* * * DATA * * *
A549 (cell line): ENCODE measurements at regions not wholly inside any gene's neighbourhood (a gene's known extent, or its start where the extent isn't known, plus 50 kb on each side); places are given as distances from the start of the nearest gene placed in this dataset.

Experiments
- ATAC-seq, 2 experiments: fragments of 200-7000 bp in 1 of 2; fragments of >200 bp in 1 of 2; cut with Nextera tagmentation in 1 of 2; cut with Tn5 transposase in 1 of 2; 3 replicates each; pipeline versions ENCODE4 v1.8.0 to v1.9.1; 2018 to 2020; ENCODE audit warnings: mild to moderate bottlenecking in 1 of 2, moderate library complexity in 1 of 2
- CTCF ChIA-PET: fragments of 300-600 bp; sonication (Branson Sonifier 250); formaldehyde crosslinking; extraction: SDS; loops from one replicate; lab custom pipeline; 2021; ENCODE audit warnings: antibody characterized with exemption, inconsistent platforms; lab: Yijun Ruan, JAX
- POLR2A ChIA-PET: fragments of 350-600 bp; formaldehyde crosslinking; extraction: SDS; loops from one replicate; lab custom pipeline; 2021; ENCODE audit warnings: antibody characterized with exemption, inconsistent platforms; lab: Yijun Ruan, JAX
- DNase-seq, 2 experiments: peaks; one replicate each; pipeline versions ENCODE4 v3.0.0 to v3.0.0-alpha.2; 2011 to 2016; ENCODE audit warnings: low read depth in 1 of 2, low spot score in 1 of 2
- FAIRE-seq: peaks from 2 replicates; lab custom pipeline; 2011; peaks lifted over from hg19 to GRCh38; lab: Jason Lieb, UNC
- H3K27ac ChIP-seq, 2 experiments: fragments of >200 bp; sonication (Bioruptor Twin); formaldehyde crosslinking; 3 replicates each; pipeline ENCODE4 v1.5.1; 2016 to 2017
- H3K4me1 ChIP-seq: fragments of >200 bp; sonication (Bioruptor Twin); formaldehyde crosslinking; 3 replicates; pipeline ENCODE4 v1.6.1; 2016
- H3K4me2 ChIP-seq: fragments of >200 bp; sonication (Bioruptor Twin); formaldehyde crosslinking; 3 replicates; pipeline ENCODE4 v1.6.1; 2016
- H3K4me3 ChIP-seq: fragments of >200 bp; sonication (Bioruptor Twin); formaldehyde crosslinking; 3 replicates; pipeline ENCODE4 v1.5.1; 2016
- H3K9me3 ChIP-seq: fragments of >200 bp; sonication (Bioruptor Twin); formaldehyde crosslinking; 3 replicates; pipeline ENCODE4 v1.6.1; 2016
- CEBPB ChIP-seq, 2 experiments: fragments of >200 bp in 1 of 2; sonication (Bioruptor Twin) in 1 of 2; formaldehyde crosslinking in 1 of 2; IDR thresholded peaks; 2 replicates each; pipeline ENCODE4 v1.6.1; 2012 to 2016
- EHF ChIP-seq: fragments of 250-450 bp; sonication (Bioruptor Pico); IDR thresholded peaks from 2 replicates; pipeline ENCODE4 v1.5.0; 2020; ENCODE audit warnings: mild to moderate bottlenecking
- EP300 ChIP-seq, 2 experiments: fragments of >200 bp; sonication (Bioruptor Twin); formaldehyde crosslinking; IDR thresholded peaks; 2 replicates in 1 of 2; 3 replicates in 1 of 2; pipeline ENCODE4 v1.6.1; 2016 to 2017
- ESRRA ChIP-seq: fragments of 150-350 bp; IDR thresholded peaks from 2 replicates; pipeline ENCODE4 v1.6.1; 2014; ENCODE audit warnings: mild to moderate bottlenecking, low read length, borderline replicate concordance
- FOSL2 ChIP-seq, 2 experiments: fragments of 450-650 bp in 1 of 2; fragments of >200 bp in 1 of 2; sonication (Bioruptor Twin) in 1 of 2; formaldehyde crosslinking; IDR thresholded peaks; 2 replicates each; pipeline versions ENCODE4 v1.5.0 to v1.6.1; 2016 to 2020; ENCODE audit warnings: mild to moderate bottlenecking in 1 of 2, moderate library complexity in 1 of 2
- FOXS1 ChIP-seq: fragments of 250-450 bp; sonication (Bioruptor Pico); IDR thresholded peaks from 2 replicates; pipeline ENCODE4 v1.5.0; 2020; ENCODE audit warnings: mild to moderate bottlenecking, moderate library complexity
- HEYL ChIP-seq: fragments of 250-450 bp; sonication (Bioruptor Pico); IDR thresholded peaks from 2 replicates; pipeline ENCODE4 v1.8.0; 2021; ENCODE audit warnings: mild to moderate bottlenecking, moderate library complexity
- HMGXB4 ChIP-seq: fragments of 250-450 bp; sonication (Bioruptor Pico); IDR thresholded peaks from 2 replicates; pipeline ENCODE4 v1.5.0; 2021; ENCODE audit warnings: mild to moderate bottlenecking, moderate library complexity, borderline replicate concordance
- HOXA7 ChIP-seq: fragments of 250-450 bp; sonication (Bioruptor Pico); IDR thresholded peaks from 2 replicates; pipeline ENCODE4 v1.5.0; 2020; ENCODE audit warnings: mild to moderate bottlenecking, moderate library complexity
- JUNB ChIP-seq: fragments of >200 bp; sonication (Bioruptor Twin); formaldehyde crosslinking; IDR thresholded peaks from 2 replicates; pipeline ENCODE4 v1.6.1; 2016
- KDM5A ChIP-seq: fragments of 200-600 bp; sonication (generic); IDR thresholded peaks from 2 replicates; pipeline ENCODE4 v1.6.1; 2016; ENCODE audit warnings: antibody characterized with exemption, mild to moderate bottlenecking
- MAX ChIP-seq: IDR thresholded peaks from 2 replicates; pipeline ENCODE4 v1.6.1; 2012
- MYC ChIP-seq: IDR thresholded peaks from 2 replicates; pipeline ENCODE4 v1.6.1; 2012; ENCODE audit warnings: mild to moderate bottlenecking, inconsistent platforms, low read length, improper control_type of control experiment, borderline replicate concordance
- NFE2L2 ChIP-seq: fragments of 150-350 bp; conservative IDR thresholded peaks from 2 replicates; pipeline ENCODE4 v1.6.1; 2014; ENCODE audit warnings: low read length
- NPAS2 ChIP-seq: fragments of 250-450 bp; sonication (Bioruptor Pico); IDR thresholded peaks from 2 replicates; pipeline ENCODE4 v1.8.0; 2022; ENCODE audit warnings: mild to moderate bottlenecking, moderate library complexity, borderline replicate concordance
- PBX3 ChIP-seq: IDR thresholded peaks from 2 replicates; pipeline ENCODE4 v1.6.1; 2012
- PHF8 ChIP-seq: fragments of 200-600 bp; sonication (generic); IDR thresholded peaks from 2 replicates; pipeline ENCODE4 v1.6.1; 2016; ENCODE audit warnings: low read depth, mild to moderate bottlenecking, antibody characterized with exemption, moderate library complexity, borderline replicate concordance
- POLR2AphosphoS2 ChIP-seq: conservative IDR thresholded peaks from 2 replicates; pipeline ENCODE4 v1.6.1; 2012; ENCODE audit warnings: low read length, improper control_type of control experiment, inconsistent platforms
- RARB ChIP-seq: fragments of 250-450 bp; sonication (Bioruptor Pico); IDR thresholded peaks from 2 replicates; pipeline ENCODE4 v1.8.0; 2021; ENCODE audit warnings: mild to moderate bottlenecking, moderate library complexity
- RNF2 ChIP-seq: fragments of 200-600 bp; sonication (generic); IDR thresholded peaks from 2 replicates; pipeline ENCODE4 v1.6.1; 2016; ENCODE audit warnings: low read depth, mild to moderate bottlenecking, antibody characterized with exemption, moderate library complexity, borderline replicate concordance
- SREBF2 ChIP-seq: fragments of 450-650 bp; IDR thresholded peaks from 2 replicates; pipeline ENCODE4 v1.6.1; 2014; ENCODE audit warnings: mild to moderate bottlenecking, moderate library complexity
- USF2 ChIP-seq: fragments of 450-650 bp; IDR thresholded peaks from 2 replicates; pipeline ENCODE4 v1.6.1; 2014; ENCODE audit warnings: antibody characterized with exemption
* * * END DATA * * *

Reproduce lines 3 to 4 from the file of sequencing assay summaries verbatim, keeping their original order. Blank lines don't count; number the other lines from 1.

- ATAC-seq, 2 experiments: fragments of 200-7000 bp in 1 of 2; fragments of >200 bp in 1 of 2; cut with Nextera tagmentation in 1 of 2; cut with Tn5 transposase in 1 of 2; 3 replicates each; pipeline versions ENCODE4 v1.8.0 to v1.9.1; 2018 to 2020; ENCODE audit warnings: mild to moderate bottlenecking in 1 of 2, moderate library complexity in 1 of 2
- CTCF ChIA-PET: fragments of 300-600 bp; sonication (Branson Sonifier 250); formaldehyde crosslinking; extraction: SDS; loops from one replicate; lab custom pipeline; 2021; ENCODE audit warnings: antibody characterized with exemption, inconsistent platforms; lab: Yijun Ruan, JAX